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Licensees smell sweet product potential in a revamped Strawberry Shortcake brand

Boasting the distinction of being the first toy to offer a scent feature, Strawberry Shortcake dolls tickled the olfactory senses of young girls everywhere, selling 25 million units between 1981 and 1986. Originally conceived as a greeting card and stationery line by American Greetings brand development team Those Characters From Cleveland (which also created Care Bears and Popples), Strawberry Shortcake wasn't just a toy sensation. Over its five-year run, the redheaded rag doll generated US$1.2 billion in sales of books, videos, records and other licensed items. Amazingly, it accomplished all of this without the aid of a TV show, although six Strawberry Shortcake TV specials were produced in the early '80s.
March 1, 2002

Boasting the distinction of being the first toy to offer a scent feature, Strawberry Shortcake dolls tickled the olfactory senses of young girls everywhere, selling 25 million units between 1981 and 1986. Originally conceived as a greeting card and stationery line by American Greetings brand development team Those Characters From Cleveland (which also created Care Bears and Popples), Strawberry Shortcake wasn’t just a toy sensation. Over its five-year run, the redheaded rag doll generated US$1.2 billion in sales of books, videos, records and other licensed items. Amazingly, it accomplished all of this without the aid of a TV show, although six Strawberry Shortcake TV specials were produced in the early ’80s.

Though the property has lain dormant for the past 15 years, the strong whiff of a Strawberry comeback is now wafting through the industry, thanks largely to L.A.-based prodco DIC Entertainment, which has partnered with American Greetings to develop new entertainment and handle licensing for the property. The centerpiece of DIC’s relaunch strategy will be four new holiday-themed animated specials that it will release quarterly on video beginning next January. The studio will support each release with a large promotional program, including a QSR tie-in. DIC has also secured a deal in principal with a U.S. broadcaster to air the quarterly specials starting this fall.

This time out, DIC has significantly changed the look of the property. Instead of resembling rag dolls, Strawberry and her friends have been rendered to look like real girls, a change that will let DIC’s target audience of girls ages three to eight relate more easily to the characters, says executive VP of licensing Melissa Bomes. Content has also undergone a bit of a makeover in order to tap into girls’ behavioral patterns–Strawberry and her friends will now grapple with life lessons like the importance of friendship, rather than villains such as The Purple Pieman or Sour Grapes.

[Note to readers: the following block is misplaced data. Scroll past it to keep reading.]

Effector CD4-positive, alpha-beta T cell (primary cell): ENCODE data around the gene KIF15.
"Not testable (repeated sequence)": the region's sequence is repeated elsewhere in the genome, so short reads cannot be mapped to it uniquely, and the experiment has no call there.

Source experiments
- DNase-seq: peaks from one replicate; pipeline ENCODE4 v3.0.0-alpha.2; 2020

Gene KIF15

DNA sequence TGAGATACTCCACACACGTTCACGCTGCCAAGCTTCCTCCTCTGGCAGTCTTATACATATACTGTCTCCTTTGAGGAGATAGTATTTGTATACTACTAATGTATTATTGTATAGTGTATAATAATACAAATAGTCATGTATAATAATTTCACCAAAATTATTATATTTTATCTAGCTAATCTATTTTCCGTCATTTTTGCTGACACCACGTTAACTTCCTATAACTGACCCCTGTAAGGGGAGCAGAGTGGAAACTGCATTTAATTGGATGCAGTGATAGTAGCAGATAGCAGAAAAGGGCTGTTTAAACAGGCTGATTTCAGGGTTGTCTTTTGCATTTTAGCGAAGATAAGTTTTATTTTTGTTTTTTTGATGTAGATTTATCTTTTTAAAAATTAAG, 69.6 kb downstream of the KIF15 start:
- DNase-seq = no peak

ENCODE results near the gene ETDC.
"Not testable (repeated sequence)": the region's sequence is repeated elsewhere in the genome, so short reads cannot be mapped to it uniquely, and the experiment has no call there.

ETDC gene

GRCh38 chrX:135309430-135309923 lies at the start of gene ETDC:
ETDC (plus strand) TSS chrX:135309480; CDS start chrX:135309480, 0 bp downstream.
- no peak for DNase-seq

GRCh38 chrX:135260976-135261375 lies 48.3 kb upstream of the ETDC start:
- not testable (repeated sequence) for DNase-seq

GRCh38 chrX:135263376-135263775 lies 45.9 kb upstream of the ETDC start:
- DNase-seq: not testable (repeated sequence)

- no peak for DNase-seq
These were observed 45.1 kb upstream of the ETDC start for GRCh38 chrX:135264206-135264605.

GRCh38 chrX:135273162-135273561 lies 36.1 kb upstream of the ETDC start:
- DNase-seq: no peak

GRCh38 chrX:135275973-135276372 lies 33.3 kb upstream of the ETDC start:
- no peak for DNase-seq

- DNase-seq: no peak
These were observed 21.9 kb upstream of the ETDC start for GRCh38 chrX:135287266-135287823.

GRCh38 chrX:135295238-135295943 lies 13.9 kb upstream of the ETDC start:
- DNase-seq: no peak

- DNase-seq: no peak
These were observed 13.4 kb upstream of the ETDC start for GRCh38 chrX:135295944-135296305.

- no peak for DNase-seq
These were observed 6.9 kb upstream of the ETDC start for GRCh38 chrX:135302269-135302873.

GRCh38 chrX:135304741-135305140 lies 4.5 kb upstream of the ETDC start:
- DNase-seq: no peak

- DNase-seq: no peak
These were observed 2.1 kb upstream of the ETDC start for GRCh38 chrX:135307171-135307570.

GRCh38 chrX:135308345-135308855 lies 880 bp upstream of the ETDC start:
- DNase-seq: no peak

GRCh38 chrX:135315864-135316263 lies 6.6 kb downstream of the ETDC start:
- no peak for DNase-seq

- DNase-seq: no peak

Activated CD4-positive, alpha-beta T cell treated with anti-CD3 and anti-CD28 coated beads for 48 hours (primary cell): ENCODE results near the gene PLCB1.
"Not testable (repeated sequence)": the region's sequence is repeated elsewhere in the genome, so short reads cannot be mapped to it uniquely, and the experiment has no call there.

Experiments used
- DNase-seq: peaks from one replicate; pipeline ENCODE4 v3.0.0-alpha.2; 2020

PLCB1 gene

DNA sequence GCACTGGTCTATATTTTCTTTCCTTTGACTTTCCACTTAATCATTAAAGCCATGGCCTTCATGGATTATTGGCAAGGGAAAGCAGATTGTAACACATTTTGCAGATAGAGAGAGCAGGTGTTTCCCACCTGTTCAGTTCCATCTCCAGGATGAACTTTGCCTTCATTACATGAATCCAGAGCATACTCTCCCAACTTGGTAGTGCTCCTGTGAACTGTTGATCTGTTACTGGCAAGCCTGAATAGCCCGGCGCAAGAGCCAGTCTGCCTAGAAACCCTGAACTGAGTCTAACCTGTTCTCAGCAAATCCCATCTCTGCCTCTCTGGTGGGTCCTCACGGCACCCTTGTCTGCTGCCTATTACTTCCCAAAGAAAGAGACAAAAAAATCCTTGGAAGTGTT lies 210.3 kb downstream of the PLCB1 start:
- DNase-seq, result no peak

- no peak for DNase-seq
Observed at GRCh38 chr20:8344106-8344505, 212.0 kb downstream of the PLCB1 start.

The original specials’ strong fantasy element should remain intact, though. Characters will still live in a Willy Wonka-like world where their homes are shaped like the food or fruit for which they’re named. Orange Blossom, for instance, lives in an orange-shaped house filled with tables and chairs made of orange wedges. ‘It’s a merchandiser’s dream,’ says Bomes, because the property naturally lends itself to a variety of categories from toys, to bath & beauty products and cosmetics.

DIC has mapped out a two-phase merchandising strategy for Strawberry Shortcake. Phase one comprises a modest merch program that highlights the classic property’s kitsch appeal. Aimed at tweens and teens, products such as bedding and stationery kits will be distributed at retail outlets like Spencer Gifts and Hot Topic.

Targeted at the three to eight set, phase two includes a larger product line based on the brand’s new look. DIC plans to launch the program exclusively at mass retailers in January to coincide with the first video release, and Bandai (master toy) and The Children’s Apparel Network (apparel) have signed on as licensees. Bomes expects to have the program’s full lineup finalized by April, but at press time, she was still sizing up licensees for categories including publishing, video games and accessories.

Though the bulk of older-skewing classic product won’t reach retail until this spring, American Greetings has been quietly granting licenses since 1998. Early revival product had retailers calling American Greetings VP of licensing Michael Brown for more–and even suggesting other suppliers that could create merchandise. Today, the Strawberry revival continues unabated. There are hundreds of fan-run Strawberry Shortcake websites, and some unopened Kenner dolls fetch upwards of US$100 on eBay.

The groundswell for Strawberry Shortcake surprised AG because it had done virtually nothing to build buzz since the early ’90s. In fact, its attempt to revive the property in ’91 fizzled. ‘It was too soon to bring it back,’ says Brown. ‘The original audience didn’t have enough distance from it. They were just entering their teens, and weren’t interested in properties from their childhood.’ Ten years later, many of those girls are now moms who are prone to pangs of nostalgia when toy shopping. This feeling is what DIC and American Greetings are banking on.

American Greetings will introduce special Shortcake Boutiques featuring the classic merch in its 700 stores this July. AG also plans to follow up with its own Strawberry product, including greeting cards, gift wrap and party goods, which it will begin selling after the videos are released next January.

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